An Anti-Bucket List Example For You

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So, I’ve talked a few times on here about anti-bucket lists – what they are and why you should consider creating one, how to get started, and some of my own personal examples. (Just look for any blog post with the title: [Inside My Anti-Bucket List].)

But you may be wondering: “That’s all fine and well, but I need an example to look at first of a completed list; not just one or two things here and there. I need more ideas than just a ‘how-to’ guide.”

I’ve got you covered. πŸ™‚

If you are an email subscriber of mine, you will have already likely seen this list, but it is worth showing again. This is an abbreviated, alphabetical version of my own personal anti-bucket list. (It’s not in the same order as the full list, which is what I use when I give numbered examples here on my blog.)


Anti-Bucket List Example:

  • Animatronics
  • Being alone/loneliness
  • Being broke and unable to pay bills/being homeless
  • Being in charge
  • Being recorded on video or audio
  • Being touched
  • Boating
  • Body image issues
  • Breaking neck or back/being paralyzed
  • Calling people on the phone
  • Cities
  • Commitment
  • Darkness
  • Disappointing people
  • Dislike/squeamishness of certain foods
  • Driving
  • Embarrassing myself publicly
  • Failure
  • Feeling inferior to others or what I think I should be
  • Flying
  • Gas stations
  • Getting lost
  • Growing old
  • Heights/falling
  • Horror genre
  • Insects
  • Loss of relationships
  • Making the wrong choices
  • Moving
  • Not being able to fulfill my dreams
  • Not being in control of my car in the winter/car crashes
  • Permanency/stagnancy
  • Public speaking
  • Raw meat
  • Rejection/negative criticism
  • Small talk
  • Storms
  • Success
  • Swimming/drowning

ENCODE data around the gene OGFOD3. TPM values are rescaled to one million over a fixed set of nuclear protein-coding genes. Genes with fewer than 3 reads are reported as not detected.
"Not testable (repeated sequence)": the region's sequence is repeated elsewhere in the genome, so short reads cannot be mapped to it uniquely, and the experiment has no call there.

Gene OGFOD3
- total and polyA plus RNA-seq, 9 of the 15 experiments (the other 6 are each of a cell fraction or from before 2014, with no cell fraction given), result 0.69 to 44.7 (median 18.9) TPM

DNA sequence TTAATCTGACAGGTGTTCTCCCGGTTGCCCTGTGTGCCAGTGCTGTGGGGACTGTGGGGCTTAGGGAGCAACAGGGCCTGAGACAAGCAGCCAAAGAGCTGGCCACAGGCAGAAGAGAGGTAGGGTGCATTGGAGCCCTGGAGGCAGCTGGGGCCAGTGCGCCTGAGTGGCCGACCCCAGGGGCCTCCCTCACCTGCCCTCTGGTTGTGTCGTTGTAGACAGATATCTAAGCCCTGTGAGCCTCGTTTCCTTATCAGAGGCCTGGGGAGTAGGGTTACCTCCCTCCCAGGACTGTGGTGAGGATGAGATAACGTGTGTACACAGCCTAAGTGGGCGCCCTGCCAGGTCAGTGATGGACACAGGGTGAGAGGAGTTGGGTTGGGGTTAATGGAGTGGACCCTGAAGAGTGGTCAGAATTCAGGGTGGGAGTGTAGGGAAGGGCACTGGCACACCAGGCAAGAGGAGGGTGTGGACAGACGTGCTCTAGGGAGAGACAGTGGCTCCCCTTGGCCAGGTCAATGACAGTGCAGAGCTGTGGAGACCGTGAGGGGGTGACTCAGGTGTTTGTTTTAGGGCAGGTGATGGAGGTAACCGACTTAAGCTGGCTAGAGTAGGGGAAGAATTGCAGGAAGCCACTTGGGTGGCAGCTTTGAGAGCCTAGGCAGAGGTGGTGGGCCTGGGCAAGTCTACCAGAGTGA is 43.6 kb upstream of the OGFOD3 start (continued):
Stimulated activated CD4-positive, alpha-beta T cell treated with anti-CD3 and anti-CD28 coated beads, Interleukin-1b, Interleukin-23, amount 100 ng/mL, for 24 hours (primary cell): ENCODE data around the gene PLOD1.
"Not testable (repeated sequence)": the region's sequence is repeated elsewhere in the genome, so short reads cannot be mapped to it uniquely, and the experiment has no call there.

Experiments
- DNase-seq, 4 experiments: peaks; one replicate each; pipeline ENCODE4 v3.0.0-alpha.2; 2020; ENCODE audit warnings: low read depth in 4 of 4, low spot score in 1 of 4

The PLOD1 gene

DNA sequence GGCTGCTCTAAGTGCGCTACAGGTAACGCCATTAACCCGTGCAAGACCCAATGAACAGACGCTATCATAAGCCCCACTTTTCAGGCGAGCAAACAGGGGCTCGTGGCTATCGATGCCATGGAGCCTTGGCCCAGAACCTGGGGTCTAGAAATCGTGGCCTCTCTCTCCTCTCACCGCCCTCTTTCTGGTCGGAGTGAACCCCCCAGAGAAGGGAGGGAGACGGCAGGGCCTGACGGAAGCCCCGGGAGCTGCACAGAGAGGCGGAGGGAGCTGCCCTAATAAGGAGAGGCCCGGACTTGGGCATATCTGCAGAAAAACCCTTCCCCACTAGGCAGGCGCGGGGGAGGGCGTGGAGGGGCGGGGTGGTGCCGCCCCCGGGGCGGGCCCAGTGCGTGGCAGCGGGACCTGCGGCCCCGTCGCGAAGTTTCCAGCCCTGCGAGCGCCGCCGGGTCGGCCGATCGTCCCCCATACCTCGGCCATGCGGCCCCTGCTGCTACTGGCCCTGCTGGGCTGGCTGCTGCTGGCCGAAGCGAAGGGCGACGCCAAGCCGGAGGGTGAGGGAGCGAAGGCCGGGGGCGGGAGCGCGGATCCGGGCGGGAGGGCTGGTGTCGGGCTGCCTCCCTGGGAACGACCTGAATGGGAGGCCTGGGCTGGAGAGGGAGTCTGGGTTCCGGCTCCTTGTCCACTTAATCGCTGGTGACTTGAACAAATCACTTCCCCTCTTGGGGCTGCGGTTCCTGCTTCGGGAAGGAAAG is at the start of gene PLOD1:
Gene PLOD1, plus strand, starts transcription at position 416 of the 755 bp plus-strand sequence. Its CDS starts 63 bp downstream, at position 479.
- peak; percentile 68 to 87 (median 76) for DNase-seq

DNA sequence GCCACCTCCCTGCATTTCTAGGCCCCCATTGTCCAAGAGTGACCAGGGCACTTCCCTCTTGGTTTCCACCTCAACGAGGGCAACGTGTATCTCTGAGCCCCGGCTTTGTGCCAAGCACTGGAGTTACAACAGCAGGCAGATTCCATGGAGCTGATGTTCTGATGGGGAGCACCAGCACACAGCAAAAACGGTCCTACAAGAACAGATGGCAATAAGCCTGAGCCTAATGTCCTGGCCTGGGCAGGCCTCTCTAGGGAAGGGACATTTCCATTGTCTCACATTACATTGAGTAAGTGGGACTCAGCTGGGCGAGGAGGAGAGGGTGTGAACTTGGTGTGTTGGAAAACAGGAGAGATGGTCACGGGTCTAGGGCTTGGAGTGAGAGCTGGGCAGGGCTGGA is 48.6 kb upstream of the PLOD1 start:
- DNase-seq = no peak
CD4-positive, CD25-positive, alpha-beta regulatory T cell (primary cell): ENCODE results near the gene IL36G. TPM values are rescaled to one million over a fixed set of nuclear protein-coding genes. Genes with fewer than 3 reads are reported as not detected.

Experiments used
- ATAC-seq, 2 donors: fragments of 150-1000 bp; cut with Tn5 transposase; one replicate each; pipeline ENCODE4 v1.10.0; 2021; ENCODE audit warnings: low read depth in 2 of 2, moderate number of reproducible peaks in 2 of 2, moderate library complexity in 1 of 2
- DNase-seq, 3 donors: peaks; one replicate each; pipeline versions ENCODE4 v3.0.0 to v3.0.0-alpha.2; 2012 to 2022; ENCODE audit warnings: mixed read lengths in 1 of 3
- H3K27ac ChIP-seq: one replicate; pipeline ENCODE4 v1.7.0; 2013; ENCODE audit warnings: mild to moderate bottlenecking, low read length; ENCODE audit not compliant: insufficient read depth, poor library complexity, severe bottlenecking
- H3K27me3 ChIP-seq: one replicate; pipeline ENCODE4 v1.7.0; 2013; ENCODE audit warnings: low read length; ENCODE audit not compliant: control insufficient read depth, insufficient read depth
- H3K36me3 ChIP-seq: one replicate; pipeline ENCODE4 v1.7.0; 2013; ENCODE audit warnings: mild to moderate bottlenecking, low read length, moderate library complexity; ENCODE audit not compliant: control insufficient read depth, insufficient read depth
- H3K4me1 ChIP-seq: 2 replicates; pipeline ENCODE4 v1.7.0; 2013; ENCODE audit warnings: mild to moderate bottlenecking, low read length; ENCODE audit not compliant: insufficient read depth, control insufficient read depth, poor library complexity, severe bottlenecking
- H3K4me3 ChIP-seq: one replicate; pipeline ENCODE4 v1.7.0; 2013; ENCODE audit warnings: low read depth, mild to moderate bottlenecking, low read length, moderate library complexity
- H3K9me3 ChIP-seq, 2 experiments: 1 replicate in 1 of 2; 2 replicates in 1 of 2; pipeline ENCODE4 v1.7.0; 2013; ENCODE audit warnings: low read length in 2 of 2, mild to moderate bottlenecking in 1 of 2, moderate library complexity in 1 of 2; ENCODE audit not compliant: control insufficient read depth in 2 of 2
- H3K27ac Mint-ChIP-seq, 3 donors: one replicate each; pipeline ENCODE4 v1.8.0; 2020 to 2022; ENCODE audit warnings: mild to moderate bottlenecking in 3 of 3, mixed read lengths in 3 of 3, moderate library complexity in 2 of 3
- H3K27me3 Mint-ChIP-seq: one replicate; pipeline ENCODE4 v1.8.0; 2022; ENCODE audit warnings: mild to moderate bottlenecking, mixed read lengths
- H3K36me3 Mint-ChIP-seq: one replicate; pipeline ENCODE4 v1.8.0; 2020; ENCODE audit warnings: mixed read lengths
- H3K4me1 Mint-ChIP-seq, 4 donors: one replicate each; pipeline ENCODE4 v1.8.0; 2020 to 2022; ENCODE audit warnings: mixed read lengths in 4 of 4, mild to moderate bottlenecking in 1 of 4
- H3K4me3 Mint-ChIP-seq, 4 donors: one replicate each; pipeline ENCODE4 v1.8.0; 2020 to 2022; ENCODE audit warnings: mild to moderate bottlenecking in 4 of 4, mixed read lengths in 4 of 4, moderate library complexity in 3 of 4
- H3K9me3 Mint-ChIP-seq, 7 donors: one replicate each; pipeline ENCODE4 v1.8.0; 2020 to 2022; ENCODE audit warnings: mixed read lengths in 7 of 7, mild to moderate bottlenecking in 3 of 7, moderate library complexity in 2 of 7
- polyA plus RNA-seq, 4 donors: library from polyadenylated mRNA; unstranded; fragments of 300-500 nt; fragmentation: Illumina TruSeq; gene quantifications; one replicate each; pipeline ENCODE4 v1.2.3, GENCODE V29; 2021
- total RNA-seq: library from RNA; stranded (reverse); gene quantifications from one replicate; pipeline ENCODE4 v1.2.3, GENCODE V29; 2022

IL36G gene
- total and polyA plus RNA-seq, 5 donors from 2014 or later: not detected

• The outdoors
  • The unknown

Now, the point isn’t just to list all of my fears. Others have done that – creating their own anti-bucket lists of things they never want to do – and then stop there.

I want to face these fears.

Why?!?

Because there is something else worth pursuing that I can’t reach without overcoming these fears first. My goals and dreams might look different for each point on the list. Or maybe one goal is hindered by several fears. For example, my dream is to build this blog up to reach a sizable audience in order to help as many people as I can face their own fears and live more courageous, intentional lives. But I can’t do that if I let my fears of ‘success’ or ‘the unknown’ get in the way. So I face them by actively addressing them whenever the opportunities present themselves.

And yes, it is possible to overcome fear.

In reality, this list is already outdated, because really it should be broken down into three categories: conquered, working on, and not conquered yet. πŸ™‚

Keep also in mind too the levels of fluency I touched on earlier in this blog. You may not need to become completely ‘fluent’ in a fear; maybe your level is more…’conversational’. You can get by when you need to, and that’s as far as you want to take it. You aren’t looking to overcome it completely, just to be able to face it if you have to and to know that you’ll be ok. That’s perfectly fine too.

Out of the 40+ items on this list, I’d say I’ve come “close enough” (near-fluent) to conquering three of my fears. I’d also say I’m actively working on three of them. And the rest are just there for now. There’s no rush to try to check everything off my list, but I also don’t want my fears to control me either. If something comes up that I want to do, and the only thing preventing me from doing it are my fears – you bet I will try to deal with them so I can do the thing I really want to do.

There’s no magic pill for overcoming fears. It requires time and effort and a lot of other conditions. It’s not going to be a “do this once and you’ll never have to worry about it again” sort of list. This is a process. But is it worth it? YES!!

Everyone has something they don’t want to face. Some of us have several things we fear or dislike.

But more importantly, we all have dreams and goals too. What are yours?

And are there any fears preventing you from fulfilling them?

If so, those things should be on your anti-bucket list. In the meantime, I hope my own list gave you some ideas to get started.

And for those of you who have already begun this process, I have a gift for you. Remember how I said that my list should be divided into sections to track what I have done, what I’m working on, and what still needs to be addressed? I created a printable where you can track just that same information for your own list. There’s also a section at the bottom to record ideas you have on how to celebrate your successes, because I’m all about celebrating!! I think wins should be recognized, whether large or small. So if you are interested in the printable, you can download it here. Hope you find it helpful! πŸ™‚


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